Inversion Therapy

I bought an inversion table about a month ago and have been using it for a few minutes every day. After doing a little research and not wanting to make too great an investment, I purchased this one on Amazon. I wanted to know if I would notice any difference in the (1) tension, (2) posture, and (3) flexibility of my spine by inverting for the recommended five minutes per day.

The cervical, thoracic, and lumbar regions of your spine are made up of 24 vertebrae that are separated by intervertebral discs. The discs act as shock absorbers to protect the vertebrae. They are filled with a gel-like substance that redistributes itself under spinal pressure. The discs also protect the nerves that run through the spinal column.

One benefit of inversion therapy is thought to be the alleviation of pressure on these discs and the nerves they protect by removing (or reversing, I suppose) the pull of gravity. This pressure release also creates space between the vertebrae that at least one study showed could increase spinal flexibility.

Another benefit is that tension in your muscles is greatly reduced. In conjunction with the gentle stretch provided by the inversion, this relief from tension can help to bring the spinal column back into proper alignment, which is often altered slowly over time via poor posture and muscular imbalances.

Studies and scientific evidence to support these claims are lacking, but the anecdotal evidence is there, and in my experience that’s often worth paying attention to.

It’s important to note, however, that inversion therapy is not recommended for people with high blood pressure, heart disease, glaucoma, or for those who are pregnant. It’s also important not to exceed the recommended limit of five minutes per day.

After the past four weeks, my personal opinion is that yes, inversion therapy aids with tension, posture, and flexibility, but the effects are short-lived. I estimate that I can feel the effects of inversion for less than an hour after I get off the table, and if inversion therapy was the only thing I was doing to improve the condition of my spine I don’t think it would take me very far. However, as part of a well-rounded fitness routine, I do think it plays its part.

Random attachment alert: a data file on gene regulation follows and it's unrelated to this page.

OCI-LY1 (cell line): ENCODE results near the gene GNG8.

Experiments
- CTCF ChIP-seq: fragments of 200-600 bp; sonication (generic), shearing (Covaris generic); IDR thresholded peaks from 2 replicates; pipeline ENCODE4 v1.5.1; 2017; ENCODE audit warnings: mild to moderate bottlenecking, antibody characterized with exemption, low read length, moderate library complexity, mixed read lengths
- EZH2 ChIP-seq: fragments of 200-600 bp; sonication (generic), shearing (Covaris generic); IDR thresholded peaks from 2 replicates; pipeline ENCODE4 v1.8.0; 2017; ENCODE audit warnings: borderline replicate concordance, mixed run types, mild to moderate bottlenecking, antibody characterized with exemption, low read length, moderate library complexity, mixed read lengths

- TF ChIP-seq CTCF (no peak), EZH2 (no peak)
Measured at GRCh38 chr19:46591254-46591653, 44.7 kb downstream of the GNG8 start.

This isn’t necessarily surprising. As I mentioned in another post, you can’t counteract ten hours a day of sitting with just thirty minutes of exercise and no other lifestyle changes. Similarly, you can’t expect to correct your posture or be noticeably more flexible with five minutes a day of inversion therapy and no other effort on your part.

That said, if you’re not contraindicated for inversion, I do recommend giving it a try even if only for the relaxation it provides. The pressure release even from a slight inversion (say 15-30 degrees) is almost instantaneous, and I feel significantly refreshed and relaxed after my usual five minute session.

Would you ever try inversion therapy? Do you know anyone who has? What do you think about it?

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One Comment

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  1. I’ve been interested in inversion therapy so I enjoyed reading this! I would definitely give it a try, why not? 🙂

    Liked by 1 person

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